Following the resignation of Lucinda Creighton, who had broken the government whip in a vote on the Protection of Life During Pregnancy Bill, Donohoe was appointed as Minister of State for European Affairs on 12 July 2013.[7]

Minister for Transport, Tourism and Sport (2014–2016)

On 11 July 2014, Donohoe was promoted to the cabinet, as Minister for Transport, Tourism and Sport, a position he held until 6 May 2016.[8]

During his tenure he oversaw the sale of the Government's remaining 25% stake in Aer Lingus, to the International Airlines Group, however, he was also confronted with a series of strikes by Dublin Bus, Luas and Irish Rail workers.[9]

Minister for Public Expenditure and Reform (2016–2020)

Donohoe was appointed Minister for Public Expenditure and Reform, following the formation of a Fine Gael minority government in May 2016.[10]

In the weeks leading up to his first budget in October 2016, Donohoe took over most of the workload from Minister for Finance Michael Noonan, who had been hospitalised for a period.[11] Hopes of a budget splurge were quashed after Donohoe signalled Brexit and other world events would have “seismic consequences” on Ireland.[12] On budget day he announced €58 billion in various day-to-day and capital expenditure which was an increase in €4 billion from the previous budget.

During his tenure as Minister for Public Expenditure and Reform, Donohoe dealt with a number of complex issues, including a threatened strike by the Garda Síochána. This resulted in a recommendation by the Labour Court and the decision not to proceed with industrial action by members of AGSI and the GRA.[13]

Donohoe also negotiated a new national pay agreement for public servants, known as the Public Service Stability Agreement 2018-2020.[14] This outlined a roadmap for the full and complete unwinding of the emergency legislation introduced during the financial crisis (FEMPI - Financial Emergency Measures in the Public Interest) as it affects, among other things, the remuneration of public servants and the pensions in payment of retired public servants.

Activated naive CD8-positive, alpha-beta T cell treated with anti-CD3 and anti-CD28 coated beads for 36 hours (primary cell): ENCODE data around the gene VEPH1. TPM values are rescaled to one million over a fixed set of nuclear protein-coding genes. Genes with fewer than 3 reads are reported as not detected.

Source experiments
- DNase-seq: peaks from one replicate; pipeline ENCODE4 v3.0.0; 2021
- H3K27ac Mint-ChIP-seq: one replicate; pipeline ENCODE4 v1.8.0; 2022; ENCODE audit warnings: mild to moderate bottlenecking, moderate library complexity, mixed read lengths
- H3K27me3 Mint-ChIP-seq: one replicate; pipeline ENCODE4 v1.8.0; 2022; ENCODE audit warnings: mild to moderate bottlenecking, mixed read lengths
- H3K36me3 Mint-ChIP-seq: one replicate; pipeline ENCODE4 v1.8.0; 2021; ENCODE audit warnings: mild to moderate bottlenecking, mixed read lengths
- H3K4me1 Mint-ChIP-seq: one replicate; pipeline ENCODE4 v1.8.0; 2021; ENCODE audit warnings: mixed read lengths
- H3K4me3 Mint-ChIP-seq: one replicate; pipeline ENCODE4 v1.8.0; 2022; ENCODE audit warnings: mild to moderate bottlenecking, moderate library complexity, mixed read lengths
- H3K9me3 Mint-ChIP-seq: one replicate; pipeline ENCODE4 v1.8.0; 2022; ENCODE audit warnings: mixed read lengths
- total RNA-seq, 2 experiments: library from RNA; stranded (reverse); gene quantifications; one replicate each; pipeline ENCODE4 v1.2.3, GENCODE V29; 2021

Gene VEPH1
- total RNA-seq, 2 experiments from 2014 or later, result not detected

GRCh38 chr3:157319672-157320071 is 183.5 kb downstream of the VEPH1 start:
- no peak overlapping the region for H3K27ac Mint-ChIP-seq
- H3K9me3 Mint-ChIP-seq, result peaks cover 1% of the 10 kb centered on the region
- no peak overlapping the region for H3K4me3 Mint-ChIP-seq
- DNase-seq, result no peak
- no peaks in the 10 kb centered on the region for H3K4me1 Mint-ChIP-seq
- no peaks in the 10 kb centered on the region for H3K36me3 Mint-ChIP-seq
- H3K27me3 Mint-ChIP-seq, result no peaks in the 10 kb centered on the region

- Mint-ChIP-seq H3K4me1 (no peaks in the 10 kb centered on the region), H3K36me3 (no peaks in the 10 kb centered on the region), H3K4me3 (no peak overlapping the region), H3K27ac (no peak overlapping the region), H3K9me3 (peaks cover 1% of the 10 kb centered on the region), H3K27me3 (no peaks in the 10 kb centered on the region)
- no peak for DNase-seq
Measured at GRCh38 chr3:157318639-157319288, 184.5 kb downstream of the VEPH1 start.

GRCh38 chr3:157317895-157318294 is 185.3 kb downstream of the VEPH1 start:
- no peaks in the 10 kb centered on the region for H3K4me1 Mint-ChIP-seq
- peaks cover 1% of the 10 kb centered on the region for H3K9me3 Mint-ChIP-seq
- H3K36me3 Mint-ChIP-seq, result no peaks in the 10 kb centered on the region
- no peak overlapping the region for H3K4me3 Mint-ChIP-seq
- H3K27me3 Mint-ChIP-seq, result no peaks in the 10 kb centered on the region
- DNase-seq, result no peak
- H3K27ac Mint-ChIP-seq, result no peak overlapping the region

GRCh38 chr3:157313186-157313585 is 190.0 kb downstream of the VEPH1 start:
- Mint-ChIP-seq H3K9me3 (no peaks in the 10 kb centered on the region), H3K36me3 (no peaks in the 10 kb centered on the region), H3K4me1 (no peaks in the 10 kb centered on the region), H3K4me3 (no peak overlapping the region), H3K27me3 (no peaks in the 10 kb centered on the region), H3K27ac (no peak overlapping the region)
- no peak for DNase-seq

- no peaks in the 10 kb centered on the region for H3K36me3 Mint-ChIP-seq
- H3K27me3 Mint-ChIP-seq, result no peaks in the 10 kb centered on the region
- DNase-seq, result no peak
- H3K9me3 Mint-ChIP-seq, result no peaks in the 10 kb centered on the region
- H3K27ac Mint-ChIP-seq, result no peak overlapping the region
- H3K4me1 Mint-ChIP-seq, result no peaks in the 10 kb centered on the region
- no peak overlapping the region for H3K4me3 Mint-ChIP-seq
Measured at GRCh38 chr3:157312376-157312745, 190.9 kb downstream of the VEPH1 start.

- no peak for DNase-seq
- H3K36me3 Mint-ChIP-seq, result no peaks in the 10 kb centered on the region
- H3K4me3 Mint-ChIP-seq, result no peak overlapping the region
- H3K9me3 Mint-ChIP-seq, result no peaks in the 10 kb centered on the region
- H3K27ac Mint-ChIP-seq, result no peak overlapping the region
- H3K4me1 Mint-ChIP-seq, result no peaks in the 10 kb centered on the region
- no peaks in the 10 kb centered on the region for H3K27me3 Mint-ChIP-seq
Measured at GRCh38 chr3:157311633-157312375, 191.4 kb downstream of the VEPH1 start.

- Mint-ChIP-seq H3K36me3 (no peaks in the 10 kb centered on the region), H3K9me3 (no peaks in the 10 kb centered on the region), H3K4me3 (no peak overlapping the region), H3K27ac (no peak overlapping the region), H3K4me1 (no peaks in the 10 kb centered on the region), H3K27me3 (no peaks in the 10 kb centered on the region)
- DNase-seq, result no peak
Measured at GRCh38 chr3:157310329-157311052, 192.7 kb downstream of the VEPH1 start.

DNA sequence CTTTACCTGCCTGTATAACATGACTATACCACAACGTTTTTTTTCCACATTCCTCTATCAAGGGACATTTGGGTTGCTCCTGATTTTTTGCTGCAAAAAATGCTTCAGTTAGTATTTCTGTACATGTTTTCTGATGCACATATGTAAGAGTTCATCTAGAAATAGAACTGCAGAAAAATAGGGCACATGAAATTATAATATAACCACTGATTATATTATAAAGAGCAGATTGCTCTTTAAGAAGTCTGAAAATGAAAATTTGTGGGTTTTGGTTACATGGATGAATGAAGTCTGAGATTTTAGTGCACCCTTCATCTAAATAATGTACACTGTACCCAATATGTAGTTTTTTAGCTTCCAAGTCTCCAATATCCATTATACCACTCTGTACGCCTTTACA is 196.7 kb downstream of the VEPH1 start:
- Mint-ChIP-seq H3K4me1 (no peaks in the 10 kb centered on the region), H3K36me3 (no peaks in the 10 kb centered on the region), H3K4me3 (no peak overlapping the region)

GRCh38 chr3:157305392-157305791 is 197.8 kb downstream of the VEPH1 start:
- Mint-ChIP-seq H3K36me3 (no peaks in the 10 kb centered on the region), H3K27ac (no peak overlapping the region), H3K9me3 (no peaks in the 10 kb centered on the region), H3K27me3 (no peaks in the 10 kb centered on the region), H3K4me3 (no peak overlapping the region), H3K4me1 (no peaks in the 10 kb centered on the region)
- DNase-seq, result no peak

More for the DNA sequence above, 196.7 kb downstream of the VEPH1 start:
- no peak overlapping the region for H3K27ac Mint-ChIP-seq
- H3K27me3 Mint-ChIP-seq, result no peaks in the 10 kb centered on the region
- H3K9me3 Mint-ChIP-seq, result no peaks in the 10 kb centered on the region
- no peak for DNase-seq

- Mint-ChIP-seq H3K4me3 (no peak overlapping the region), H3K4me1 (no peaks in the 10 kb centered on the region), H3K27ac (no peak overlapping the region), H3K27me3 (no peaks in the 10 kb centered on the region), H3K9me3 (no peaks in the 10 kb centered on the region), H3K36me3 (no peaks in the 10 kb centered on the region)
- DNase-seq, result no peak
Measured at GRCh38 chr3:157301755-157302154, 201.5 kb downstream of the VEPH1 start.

Donohoe also formed part of the Government's negotiating team following the 2016 general election. This resulted in the formation of a minority Fine Gael government with Independents, underpinned by a confidence and supply agreement with the main opposition party Fianna Fáil.

His period as Minister for Public Expenditure and Reform ended on 27 June 2020, following the formation of the 32nd Government led by Micheál Martin. He is succeeded by Michael McGrath.

Minister for Finance (2017–present)

Following the appointment of Leo Varadkar as Taoiseach, Donohoe was appointed as Minister for Finance, taking office on 14 June 2017. On 10 October 2017, Donohoe presented his first budget as Minister for Finance.[15][16]

Donohoe presided over the public finance during a time when a budget surplus was recorded (in 2018) for the first time since the financial crisis (2006), marking a significant achievement for the Government.

Working with Cabinet colleagues, he engineered a new €116bn, 10-year National Development Plan which underpins Project Ireland 2040; a plan aimed at preparing for an Ireland in which an extra one million people will live and which will have 660,000 more people at work.[17] This also feeds into the Government's bid to increase Ireland's annual capital expenditure in line with EU norms. Budget 2019 saw an increase in capital expenditure by 25%, going from €5.7bn in 2018 to €7.2bn in 2019.

In both of his budgets as Minister for Finance, Donohoe made decisions to increase taxes in order to allow for increased spending. In Budget 2018, this was done by way of a tripling of the stamp duty rate on the sale of commercial property. The following year he reverted to the standard rate of VAT for the hospitality and services sector (going from 9% back up to 13.5%); a measure which had been introduced during the financial crisis in a bid to aid those sectors.

In 2018, Donohoe and Michael D'Arcy welcomed Ireland's issuing of its first green bond, making Ireland one of the first countries in the world to do so.[18]